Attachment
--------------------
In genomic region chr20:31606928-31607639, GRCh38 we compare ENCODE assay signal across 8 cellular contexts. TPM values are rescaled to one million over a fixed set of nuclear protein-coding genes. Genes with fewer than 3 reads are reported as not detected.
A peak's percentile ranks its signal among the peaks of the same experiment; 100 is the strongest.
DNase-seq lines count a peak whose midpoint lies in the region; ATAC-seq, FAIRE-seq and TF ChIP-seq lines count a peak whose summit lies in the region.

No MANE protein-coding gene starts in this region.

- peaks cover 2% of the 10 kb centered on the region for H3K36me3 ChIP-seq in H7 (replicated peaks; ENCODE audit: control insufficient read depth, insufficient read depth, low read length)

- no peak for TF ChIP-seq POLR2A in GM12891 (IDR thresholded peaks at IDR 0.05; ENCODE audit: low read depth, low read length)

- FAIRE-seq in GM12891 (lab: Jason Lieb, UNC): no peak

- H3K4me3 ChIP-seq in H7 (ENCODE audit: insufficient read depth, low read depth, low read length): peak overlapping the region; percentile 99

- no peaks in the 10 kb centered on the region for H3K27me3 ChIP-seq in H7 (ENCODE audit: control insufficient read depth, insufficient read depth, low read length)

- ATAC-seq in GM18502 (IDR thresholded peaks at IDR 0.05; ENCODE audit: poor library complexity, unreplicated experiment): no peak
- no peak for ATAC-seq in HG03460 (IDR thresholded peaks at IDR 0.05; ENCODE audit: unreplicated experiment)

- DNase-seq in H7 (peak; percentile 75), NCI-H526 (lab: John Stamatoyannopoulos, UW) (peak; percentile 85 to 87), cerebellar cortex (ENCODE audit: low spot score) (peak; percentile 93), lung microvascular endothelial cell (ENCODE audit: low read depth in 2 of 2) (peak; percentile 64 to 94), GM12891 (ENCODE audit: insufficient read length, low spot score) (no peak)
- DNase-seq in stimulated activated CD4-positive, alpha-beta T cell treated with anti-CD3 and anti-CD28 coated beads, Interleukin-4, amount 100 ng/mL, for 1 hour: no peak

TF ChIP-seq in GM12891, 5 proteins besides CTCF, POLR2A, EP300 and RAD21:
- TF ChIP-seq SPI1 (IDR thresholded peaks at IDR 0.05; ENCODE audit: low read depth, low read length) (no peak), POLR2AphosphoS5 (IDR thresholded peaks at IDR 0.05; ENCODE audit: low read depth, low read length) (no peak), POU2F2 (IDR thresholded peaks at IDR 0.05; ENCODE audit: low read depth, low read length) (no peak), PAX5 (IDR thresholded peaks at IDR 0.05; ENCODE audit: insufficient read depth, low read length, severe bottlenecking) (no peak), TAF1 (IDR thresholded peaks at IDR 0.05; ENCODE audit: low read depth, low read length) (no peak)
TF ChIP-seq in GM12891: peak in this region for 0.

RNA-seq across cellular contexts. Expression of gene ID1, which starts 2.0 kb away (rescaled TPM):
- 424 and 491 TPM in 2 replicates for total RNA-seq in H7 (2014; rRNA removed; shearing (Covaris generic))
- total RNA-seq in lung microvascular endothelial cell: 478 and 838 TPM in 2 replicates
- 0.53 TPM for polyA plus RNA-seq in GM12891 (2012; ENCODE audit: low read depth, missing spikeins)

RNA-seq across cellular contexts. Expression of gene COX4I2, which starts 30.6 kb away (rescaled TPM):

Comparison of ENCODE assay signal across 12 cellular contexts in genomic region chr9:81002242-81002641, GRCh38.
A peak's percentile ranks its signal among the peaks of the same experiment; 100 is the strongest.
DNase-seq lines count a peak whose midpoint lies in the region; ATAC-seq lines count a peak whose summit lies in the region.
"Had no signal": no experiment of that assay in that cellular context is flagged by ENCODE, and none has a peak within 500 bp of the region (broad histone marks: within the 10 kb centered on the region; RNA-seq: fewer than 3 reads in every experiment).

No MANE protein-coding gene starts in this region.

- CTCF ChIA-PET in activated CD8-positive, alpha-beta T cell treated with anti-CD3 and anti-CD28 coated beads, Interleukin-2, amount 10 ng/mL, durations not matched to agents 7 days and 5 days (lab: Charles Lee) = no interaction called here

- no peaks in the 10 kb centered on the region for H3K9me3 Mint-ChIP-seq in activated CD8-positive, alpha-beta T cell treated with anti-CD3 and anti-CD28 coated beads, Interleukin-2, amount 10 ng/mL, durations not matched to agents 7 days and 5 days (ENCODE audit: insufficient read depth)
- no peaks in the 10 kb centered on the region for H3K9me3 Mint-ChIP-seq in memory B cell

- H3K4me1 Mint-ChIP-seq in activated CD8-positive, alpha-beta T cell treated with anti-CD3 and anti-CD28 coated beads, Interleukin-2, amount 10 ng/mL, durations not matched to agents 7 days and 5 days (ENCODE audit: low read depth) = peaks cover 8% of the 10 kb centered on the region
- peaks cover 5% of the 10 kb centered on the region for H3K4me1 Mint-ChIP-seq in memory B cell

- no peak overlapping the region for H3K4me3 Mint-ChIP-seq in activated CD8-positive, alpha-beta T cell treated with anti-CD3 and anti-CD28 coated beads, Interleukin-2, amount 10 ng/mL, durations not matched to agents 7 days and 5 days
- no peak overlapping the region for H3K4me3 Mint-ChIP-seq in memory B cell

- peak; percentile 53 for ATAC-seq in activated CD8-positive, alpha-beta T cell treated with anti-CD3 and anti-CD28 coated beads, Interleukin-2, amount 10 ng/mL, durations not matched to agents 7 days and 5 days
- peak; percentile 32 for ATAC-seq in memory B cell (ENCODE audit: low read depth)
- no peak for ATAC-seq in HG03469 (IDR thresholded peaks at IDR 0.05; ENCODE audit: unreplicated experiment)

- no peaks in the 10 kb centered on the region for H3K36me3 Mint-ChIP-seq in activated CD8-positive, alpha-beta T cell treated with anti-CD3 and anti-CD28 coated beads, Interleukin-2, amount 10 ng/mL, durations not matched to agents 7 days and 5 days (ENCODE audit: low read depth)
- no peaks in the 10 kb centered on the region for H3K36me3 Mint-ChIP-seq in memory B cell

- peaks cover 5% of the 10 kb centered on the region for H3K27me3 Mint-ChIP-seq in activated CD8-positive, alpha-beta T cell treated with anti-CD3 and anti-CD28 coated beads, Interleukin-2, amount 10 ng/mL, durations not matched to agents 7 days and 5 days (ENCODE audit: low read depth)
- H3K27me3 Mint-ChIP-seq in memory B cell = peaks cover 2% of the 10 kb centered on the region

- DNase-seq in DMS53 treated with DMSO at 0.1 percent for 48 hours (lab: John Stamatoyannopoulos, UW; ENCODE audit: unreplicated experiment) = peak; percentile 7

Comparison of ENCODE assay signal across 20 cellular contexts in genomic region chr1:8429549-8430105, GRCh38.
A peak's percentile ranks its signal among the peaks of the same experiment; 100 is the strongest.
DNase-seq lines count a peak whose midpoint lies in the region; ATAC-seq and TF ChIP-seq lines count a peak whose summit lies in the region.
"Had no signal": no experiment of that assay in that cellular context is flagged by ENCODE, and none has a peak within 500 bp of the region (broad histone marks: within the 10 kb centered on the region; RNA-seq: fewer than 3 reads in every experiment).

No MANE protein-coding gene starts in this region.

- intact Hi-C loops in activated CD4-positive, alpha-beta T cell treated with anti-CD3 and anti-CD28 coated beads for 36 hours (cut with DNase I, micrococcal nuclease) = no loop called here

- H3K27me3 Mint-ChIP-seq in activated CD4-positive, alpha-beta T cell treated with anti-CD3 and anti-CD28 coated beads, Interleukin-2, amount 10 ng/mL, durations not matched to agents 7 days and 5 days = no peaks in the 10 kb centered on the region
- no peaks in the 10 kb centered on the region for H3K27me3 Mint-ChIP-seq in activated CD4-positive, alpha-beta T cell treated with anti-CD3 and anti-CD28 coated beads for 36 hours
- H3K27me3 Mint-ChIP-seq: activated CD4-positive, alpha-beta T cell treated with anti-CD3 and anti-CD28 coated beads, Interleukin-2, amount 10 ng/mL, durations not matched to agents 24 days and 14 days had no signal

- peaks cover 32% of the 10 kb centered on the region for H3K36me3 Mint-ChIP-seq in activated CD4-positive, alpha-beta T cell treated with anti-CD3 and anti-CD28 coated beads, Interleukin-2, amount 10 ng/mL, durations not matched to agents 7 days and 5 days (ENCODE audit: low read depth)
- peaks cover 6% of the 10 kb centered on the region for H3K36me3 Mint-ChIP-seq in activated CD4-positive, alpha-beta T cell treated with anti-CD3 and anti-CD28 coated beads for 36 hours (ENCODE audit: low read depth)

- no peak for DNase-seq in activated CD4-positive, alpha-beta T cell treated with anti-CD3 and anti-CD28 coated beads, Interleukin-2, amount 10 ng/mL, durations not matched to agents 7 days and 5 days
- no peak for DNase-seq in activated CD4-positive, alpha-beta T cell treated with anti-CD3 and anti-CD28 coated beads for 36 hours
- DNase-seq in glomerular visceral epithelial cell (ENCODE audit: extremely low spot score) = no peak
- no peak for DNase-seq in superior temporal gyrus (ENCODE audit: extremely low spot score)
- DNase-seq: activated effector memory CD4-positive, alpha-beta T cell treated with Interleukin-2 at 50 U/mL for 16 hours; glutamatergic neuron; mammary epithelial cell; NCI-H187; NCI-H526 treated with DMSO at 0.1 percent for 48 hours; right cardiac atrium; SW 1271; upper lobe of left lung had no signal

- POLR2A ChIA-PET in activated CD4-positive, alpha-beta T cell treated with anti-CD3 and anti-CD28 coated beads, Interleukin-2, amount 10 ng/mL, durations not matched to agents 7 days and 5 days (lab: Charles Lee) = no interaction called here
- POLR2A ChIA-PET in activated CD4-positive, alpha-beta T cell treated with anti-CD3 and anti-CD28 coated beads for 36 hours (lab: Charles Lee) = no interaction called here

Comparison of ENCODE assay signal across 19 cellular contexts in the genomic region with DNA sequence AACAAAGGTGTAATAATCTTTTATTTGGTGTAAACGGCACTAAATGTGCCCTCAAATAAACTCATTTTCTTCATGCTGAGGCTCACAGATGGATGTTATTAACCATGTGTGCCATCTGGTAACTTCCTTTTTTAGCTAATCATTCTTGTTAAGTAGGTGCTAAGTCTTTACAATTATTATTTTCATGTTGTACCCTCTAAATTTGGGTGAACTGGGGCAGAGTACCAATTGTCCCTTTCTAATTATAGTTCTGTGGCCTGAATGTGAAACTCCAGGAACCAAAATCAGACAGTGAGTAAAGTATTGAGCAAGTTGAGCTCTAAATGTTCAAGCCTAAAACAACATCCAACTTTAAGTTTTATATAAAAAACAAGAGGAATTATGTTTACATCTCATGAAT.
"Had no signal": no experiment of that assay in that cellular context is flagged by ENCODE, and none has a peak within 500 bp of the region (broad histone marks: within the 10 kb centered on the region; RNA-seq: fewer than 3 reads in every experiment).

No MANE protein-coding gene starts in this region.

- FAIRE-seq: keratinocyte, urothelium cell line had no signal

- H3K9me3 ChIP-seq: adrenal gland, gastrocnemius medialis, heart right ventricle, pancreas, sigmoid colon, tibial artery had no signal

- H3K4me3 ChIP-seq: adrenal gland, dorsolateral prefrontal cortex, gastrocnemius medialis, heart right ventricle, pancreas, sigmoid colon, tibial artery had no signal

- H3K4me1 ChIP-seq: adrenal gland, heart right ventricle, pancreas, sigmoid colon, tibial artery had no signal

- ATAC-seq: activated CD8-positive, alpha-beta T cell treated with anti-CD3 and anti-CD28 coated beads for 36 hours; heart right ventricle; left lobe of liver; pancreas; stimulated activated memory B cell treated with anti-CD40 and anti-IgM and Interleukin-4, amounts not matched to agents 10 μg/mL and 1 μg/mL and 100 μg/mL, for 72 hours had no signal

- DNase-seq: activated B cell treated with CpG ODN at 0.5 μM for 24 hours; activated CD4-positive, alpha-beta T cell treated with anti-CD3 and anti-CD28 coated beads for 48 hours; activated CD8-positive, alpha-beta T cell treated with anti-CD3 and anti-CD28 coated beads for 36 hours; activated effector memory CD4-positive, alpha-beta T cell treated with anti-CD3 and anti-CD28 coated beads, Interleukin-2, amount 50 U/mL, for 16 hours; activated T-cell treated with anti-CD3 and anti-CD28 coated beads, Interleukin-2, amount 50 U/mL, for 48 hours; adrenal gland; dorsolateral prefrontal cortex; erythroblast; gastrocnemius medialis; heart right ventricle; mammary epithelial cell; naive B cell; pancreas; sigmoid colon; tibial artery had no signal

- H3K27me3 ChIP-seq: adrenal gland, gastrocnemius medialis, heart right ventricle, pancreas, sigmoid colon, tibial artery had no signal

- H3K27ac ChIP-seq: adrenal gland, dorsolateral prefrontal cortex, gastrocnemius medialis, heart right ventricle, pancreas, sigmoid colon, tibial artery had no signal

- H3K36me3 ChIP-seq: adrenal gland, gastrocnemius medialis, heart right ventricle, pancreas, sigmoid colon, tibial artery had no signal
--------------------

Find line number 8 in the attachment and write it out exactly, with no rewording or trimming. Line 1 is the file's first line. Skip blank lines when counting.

- H3K4me3 ChIP-seq in H7 (ENCODE audit: insufficient read depth, low read depth, low read length): peak overlapping the region; percentile 99